In this new textbook, Professor Clive Emsley provides an up-to-date assessment of changes in attitudes to crime as well as of the developments in policing, in the courts and in penal sanctions over the course of the century. He explores the impact of growing gender equality and ethnic diversity on crime and criminal justice, and looks at the way in which crime became increasingly central to political agendas in the last third of the century.
Written in a clear and accessible manner, the book examines:
Perceptions of crime and criminality across the century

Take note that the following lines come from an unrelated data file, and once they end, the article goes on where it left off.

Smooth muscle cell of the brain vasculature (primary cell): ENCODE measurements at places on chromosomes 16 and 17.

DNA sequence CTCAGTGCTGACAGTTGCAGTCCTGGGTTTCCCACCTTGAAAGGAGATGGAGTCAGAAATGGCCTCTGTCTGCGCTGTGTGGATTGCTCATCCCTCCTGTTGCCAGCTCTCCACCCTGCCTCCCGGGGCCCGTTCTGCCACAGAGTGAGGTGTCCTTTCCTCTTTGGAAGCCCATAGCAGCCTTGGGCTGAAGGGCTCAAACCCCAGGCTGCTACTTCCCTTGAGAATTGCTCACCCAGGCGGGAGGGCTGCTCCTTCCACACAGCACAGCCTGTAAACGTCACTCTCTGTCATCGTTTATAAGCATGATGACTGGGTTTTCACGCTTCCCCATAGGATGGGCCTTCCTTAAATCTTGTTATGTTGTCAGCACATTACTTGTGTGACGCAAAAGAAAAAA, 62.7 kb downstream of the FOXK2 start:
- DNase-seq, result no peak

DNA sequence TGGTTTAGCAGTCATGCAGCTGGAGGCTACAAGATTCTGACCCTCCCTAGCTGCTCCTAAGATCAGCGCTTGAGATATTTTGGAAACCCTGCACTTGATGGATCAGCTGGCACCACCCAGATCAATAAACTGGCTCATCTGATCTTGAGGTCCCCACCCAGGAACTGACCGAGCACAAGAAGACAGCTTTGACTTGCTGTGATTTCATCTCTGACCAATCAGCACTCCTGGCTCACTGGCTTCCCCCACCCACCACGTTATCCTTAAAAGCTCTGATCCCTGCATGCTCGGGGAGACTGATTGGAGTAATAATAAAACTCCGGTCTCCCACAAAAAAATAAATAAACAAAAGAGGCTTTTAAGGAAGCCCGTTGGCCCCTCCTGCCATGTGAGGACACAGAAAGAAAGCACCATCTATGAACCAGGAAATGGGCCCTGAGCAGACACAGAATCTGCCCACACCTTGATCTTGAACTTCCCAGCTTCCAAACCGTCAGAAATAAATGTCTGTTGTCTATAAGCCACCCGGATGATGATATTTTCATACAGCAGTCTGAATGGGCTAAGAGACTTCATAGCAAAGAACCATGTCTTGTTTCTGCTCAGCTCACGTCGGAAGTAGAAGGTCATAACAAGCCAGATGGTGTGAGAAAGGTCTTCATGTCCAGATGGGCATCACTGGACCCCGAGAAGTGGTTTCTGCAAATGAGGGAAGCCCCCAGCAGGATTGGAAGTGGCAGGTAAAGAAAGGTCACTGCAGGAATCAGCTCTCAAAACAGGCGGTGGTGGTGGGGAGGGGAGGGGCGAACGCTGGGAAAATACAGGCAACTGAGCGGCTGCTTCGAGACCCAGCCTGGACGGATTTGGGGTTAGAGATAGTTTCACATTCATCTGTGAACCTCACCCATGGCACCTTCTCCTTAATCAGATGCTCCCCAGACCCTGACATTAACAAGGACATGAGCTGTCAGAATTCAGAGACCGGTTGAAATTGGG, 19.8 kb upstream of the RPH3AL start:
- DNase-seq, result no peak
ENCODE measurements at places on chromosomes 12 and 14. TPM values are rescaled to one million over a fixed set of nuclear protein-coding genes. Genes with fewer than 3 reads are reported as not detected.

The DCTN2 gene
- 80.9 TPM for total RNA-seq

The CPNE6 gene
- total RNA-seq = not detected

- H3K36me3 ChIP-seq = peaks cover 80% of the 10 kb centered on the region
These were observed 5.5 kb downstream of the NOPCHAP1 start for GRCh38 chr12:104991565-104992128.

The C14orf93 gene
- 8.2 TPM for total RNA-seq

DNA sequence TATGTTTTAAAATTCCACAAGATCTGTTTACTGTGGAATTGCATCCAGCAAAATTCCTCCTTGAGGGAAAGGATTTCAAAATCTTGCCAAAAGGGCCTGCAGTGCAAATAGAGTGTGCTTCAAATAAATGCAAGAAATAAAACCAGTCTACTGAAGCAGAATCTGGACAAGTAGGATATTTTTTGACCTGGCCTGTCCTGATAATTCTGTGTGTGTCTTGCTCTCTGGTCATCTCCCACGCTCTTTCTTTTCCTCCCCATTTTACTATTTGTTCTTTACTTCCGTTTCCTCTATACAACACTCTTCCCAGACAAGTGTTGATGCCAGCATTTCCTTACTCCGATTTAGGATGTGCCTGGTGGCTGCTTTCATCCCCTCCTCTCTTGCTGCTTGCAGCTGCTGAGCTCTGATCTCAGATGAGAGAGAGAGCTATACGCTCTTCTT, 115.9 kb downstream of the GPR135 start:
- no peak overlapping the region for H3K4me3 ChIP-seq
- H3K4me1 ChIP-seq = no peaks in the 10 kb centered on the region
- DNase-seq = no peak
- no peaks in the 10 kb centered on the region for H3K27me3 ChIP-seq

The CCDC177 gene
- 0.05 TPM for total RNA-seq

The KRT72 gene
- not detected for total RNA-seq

Varieties of offending from murder to benefit fraud
The role of the media in constructing and reinforcing the understanding of crime and the criminal
The decline and demise of corporal and capital punishment
The shift from largely progressive to more punitive penal practice
The first serious attempt to explore the history of crime and criminal justice in twentieth-century England, this book will be an invaluable introduction to the student and interested general reader alike.